Berkeley author Cornelia Read's new novel, The Crazy School, is about — well, as its own students would call it — a crazy school. A pair of mysterious deaths prompt Madeline Dare (who was also the heroine of Read's debut thriller, A Field of Darkness) to uncover creepy secrets at the last-resort academy for disturbed teenagers where she teaches English. Searching for clues, she realizes that her helpers in this pursuit won't be her colleagues but her students. And how disturbed are they? As the book begins, one responds to his latest homework assignment — Maya Angelou's I Know Why the Caged Bird Sings — by sassing Madeline: "I wouldn't read this piece of shit ... if you dropped to your knees and blew me." Madeline herself is no Miss Priss. She's a bit of a pottymouth herself, albeit a well-read one: Outraged at another character in a later scene, she vents: "The shithead. The fat greasy weasel. The smug nasty pompous low-rent-lumpen Tennessee-Williams-Big-Daddy suckbag of a potentate. O the mendacity!"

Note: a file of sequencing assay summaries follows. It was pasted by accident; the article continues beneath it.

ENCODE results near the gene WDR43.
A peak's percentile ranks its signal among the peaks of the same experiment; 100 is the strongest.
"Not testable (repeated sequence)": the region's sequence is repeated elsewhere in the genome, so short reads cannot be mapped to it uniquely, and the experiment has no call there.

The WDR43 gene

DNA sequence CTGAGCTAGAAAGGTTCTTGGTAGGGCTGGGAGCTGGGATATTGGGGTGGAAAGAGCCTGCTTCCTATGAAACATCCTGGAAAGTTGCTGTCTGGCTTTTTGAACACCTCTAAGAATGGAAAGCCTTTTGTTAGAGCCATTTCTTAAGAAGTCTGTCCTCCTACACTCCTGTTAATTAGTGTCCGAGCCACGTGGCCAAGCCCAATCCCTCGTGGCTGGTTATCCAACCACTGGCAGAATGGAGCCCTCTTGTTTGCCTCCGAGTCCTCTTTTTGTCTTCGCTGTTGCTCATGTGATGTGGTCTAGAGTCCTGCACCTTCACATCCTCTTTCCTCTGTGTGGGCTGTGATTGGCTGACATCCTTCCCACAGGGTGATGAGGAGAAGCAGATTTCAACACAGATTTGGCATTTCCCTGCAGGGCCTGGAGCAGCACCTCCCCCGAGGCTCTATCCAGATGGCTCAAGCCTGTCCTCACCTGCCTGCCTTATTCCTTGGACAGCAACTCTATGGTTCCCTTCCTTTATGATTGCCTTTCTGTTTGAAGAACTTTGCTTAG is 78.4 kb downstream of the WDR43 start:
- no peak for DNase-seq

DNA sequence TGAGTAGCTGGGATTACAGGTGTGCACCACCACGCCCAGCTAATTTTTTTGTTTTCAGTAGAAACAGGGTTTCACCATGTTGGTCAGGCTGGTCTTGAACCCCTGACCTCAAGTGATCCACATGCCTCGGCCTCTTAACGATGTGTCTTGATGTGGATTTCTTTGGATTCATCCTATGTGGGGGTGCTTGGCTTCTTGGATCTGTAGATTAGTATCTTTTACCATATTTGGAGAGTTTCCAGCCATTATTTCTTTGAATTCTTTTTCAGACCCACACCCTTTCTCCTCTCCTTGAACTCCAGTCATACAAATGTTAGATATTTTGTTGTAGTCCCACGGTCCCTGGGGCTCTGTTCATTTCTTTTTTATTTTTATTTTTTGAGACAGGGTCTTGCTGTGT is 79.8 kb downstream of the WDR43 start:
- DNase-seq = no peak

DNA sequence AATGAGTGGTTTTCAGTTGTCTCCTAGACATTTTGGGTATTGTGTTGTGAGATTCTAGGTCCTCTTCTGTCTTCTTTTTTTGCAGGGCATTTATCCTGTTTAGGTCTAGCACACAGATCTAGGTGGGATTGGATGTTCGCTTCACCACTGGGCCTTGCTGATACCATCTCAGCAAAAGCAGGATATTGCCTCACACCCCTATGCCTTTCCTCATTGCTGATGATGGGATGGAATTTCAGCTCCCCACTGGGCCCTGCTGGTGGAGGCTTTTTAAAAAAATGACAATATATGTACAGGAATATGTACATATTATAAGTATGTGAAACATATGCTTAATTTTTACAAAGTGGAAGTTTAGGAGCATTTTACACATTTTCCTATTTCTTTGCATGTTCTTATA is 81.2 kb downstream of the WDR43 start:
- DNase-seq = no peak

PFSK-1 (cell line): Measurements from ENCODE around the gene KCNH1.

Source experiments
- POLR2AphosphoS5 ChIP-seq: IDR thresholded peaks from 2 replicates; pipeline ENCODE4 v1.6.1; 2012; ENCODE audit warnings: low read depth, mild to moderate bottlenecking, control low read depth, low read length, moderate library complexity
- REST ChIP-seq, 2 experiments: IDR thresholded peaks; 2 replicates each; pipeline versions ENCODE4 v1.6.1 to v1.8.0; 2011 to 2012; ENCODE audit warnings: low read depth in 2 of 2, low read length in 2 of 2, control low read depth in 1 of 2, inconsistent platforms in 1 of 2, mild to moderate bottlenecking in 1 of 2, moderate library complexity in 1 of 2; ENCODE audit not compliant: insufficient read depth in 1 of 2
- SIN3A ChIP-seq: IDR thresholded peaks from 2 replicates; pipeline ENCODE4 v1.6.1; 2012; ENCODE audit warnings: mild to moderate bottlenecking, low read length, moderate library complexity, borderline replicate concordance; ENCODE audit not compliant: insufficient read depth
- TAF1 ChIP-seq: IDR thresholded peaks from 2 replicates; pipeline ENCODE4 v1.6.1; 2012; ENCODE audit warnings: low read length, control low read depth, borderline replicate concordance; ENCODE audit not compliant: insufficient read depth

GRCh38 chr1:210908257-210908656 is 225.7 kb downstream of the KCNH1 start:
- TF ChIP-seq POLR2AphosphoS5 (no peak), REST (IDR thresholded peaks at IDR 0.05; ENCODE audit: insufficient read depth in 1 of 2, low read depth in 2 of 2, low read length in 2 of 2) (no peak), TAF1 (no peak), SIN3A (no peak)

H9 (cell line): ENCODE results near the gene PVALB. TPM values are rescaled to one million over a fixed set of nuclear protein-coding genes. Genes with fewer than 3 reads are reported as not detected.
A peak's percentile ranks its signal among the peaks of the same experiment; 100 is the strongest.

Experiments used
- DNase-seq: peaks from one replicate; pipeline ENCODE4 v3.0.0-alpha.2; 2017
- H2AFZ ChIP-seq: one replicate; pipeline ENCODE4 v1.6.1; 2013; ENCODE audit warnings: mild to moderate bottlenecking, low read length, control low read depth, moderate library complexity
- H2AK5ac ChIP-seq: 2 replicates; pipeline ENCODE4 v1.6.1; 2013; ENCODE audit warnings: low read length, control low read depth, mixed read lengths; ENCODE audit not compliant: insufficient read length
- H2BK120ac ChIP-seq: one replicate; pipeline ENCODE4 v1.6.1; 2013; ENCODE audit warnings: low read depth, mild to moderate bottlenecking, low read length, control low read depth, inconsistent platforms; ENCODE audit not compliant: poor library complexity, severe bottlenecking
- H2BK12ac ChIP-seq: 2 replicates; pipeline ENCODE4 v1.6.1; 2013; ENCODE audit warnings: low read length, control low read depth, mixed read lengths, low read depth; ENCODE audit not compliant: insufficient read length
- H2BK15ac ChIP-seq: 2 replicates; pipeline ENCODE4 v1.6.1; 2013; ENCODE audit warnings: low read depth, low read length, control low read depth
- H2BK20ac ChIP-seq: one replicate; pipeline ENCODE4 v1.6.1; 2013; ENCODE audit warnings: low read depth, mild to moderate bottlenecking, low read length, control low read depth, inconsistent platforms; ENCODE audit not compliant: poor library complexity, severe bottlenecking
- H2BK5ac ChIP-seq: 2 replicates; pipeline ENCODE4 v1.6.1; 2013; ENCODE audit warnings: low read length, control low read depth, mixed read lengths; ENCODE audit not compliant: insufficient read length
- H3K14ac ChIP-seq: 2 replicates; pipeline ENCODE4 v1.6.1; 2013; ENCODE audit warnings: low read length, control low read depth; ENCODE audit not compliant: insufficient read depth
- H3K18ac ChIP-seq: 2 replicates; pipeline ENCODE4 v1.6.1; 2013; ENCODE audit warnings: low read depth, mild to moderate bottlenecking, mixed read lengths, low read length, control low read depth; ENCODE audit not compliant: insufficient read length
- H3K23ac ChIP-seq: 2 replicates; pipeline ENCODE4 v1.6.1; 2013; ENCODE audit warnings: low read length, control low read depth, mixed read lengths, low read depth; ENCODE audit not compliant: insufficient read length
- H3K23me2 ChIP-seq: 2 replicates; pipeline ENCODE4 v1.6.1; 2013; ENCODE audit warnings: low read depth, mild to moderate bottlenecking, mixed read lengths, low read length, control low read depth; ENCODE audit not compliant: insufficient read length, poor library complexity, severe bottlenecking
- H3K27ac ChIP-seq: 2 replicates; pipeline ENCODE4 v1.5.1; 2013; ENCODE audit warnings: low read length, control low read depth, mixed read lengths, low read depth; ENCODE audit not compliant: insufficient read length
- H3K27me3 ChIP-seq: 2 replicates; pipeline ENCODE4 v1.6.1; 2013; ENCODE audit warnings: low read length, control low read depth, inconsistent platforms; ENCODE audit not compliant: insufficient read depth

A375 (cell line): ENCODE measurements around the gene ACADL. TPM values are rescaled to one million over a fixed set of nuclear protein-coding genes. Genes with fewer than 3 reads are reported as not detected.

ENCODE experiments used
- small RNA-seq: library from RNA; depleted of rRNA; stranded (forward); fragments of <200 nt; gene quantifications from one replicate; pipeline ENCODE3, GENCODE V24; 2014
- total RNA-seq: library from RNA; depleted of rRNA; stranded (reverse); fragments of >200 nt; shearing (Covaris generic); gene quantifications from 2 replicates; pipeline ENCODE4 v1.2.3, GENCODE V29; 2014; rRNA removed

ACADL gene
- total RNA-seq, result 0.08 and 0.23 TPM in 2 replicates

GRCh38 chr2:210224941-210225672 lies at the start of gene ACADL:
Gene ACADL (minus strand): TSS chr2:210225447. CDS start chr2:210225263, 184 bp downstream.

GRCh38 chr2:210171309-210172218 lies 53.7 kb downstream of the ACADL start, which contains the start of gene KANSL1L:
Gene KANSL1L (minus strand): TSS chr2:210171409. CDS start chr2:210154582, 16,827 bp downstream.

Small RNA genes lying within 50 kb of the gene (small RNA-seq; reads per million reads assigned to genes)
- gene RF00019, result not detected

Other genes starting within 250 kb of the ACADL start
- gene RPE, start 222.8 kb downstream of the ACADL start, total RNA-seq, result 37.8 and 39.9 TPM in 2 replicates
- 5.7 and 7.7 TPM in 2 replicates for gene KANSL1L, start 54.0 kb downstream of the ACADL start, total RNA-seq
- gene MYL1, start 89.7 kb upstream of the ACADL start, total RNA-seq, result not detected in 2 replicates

Madeline is from an old-money Long Island clan, as is her creator. Born into the tenth generation of her mother's family to live on Long Island's Centre Island, whose residents include Billy Joel and Rupert Murdoch, Read calls herself a "reformed debutante." Her prose veers back and forth between slang and youth-speak and Mayflower-esque allusions, as when Madeline muses over some Prozac capsules, "Pretty little things, those pills — one end jade green, the other tinted somewhere between butter and old scrimshaw." Published in hardcover last year, A Field of Darkness featured the often-unhappy but always honest Madeline striving to solve two decades-old murders — and was nominated for Edgar, Gumshoe, Audie, Macavity, and Barry awards. Meet Read at Diesel: A Bookstore (5433 College Ave., Oakland) at 3 p.m. on Sunday, Jan. 13. DieselBookstore.com
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